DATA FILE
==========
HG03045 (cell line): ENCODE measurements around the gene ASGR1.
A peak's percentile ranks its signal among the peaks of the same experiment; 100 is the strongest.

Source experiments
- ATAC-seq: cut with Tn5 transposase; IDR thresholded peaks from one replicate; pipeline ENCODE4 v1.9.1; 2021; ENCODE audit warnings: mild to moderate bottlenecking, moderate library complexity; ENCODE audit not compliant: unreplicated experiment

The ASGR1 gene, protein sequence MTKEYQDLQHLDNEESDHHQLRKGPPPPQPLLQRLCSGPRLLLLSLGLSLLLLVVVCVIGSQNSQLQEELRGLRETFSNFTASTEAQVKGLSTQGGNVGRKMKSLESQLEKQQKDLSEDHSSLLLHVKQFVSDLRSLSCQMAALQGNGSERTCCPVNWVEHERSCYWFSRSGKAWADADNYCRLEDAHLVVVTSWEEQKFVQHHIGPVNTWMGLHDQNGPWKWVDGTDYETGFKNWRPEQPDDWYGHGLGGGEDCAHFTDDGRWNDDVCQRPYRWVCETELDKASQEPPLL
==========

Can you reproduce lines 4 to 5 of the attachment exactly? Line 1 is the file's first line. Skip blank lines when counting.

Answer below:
- ATAC-seq: cut with Tn5 transposase; IDR thresholded peaks from one replicate; pipeline ENCODE4 v1.9.1; 2021; ENCODE audit warnings: mild to moderate bottlenecking, moderate library complexity; ENCODE audit not compliant: unreplicated experiment

The ASGR1 gene, protein sequence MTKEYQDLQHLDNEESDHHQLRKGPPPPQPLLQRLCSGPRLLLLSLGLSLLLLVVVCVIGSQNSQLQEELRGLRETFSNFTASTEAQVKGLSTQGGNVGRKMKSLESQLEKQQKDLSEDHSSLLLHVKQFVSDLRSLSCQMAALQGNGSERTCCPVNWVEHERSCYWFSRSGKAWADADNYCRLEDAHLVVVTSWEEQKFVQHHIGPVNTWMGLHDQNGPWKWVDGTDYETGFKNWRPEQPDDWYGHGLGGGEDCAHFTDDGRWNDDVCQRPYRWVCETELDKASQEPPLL